Thursday, August 5th, 2010

Reforming Fannie Mae and Freddie Mac is next on President Obama’s to do list.  The next item on President Barack Obama’s ambitious agenda is likely to be overhauling Fannie Mae and Freddie Mac, the government-backed mortgage firms that so far have cost American taxpayers $145 billion to keep afloat.  The two firms, which own more than half of the nation’s $11 trillion in home mortgages, collapsed along with the housing market and were taken over by the federal government in September of 2008.

Many Congressional Republicans believe that scrapping Fannie and Freddie is mandatory; Democrats disagree and President Obama is expected to support reforms backed by consumer, real estate and banking groups.  The core of the emerging consensus is to preserve the 30-year, fixed-rate mortgage.  Susan Woodward, former chief economist at the Department of Housing and Urban Development (HUD) and a founder of Sand Hill Econometrics, said “People regard it as a right as Americans to get a 30-year, fixed-rate loan.”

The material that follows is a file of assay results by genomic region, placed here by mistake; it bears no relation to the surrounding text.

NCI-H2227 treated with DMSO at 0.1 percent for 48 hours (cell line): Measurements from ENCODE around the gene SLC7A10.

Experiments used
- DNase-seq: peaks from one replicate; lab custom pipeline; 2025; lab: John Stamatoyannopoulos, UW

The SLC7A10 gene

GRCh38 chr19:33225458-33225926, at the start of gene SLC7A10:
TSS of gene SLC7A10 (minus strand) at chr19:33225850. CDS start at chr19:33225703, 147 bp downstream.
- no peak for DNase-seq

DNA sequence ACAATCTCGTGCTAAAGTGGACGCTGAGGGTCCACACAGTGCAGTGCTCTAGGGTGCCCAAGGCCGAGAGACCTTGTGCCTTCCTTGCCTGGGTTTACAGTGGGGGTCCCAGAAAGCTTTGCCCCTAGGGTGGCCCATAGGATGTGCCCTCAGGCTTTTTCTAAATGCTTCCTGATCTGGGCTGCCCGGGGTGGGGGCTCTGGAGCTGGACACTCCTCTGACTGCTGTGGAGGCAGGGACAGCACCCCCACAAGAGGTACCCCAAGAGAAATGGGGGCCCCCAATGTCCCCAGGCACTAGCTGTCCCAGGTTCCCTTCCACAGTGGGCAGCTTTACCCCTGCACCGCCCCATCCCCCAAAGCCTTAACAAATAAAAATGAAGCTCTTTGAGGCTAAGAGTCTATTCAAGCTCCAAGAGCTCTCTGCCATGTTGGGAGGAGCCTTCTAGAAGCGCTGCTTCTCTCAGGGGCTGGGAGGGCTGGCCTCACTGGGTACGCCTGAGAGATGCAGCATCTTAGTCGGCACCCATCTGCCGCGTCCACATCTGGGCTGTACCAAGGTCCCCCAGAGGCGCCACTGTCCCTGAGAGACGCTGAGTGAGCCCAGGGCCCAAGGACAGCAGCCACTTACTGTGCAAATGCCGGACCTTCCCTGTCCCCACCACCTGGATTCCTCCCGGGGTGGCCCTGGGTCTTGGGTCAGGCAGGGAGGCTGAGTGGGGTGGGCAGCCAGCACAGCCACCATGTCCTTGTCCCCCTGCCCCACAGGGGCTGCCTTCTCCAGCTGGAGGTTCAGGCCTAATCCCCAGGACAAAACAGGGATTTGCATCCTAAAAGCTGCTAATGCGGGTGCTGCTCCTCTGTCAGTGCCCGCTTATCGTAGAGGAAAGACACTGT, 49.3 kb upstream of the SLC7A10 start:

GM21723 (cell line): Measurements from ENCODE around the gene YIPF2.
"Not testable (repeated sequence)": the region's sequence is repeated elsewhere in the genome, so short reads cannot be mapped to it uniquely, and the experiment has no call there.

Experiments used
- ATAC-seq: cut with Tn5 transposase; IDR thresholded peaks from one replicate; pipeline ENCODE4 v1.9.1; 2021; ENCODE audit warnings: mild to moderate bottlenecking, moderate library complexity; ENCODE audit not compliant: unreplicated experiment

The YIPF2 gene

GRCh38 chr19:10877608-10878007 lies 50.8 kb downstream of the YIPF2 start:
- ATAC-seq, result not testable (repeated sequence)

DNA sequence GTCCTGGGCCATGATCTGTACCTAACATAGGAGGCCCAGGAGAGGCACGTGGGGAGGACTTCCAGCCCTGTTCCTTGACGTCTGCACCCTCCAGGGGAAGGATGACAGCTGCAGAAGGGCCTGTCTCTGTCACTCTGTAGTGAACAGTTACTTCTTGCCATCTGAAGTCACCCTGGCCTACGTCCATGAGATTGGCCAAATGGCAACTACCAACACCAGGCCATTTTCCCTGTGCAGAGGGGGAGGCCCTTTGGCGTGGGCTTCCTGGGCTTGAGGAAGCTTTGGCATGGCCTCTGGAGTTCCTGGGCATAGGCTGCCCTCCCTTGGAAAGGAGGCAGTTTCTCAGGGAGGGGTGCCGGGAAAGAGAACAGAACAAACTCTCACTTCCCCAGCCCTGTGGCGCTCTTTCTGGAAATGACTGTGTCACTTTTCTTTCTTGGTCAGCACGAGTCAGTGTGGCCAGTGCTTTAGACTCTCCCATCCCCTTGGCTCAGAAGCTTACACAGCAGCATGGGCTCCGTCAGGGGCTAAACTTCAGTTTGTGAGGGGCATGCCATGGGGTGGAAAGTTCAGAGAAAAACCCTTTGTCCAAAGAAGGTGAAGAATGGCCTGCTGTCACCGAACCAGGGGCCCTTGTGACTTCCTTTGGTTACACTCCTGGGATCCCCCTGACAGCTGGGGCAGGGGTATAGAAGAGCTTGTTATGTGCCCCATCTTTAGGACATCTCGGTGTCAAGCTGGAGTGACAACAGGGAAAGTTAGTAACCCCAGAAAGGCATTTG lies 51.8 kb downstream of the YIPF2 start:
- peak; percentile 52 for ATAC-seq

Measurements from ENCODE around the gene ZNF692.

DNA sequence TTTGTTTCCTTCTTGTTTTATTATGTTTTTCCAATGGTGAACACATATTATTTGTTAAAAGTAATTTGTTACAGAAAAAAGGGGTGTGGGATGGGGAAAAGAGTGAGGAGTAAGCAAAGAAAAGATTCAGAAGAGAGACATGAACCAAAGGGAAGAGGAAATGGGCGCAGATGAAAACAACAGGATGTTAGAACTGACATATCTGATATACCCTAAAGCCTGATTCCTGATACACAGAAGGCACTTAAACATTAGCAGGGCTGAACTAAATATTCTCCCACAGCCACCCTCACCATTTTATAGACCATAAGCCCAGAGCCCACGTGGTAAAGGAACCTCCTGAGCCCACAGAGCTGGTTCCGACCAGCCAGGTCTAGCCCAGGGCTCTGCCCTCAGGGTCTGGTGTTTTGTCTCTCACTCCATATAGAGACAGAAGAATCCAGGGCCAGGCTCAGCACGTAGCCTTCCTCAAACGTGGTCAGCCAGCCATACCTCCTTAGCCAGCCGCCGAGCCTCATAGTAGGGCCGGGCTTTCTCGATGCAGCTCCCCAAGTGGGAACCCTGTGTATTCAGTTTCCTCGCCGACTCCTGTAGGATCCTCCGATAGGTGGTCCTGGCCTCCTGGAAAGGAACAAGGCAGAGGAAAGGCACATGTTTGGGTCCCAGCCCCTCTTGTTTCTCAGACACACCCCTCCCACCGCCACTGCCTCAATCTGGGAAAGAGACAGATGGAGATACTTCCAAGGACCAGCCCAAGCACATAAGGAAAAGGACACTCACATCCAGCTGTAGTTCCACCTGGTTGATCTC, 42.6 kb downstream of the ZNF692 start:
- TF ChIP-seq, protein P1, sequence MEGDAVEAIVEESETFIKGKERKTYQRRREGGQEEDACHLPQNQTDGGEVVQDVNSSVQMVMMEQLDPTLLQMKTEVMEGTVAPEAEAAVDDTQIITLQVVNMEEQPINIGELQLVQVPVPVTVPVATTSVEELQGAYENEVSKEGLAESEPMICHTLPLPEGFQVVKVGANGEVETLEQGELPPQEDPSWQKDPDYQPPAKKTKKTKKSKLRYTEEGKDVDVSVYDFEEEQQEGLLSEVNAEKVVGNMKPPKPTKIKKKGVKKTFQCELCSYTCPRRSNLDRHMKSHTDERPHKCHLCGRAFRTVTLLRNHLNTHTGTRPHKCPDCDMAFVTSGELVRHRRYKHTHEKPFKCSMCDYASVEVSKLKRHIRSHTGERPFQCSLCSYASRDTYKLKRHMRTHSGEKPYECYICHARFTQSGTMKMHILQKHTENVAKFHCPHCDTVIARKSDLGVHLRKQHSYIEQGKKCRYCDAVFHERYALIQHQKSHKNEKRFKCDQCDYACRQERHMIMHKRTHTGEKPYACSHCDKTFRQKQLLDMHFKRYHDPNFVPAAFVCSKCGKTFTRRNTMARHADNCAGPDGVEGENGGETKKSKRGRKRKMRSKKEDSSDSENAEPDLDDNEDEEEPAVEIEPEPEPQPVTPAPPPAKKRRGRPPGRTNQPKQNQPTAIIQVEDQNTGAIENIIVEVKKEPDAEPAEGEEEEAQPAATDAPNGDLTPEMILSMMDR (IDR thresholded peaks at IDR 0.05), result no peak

Banks and builders agree with consumer advocates representing homebuyers that it’s good for the government to promote residential lending by supporting what Fannie and Freddie have done for years – purchasing mortgages and bundle them into securities that they sell to investors.  When the system works as intended, the MBS market creates additional money that is funneled back into the market to make new affordable loans.  The task is to determine how to accomplish this without the lax practices that the taxpayers had to pay for when catastrophic losses occurred in 2008.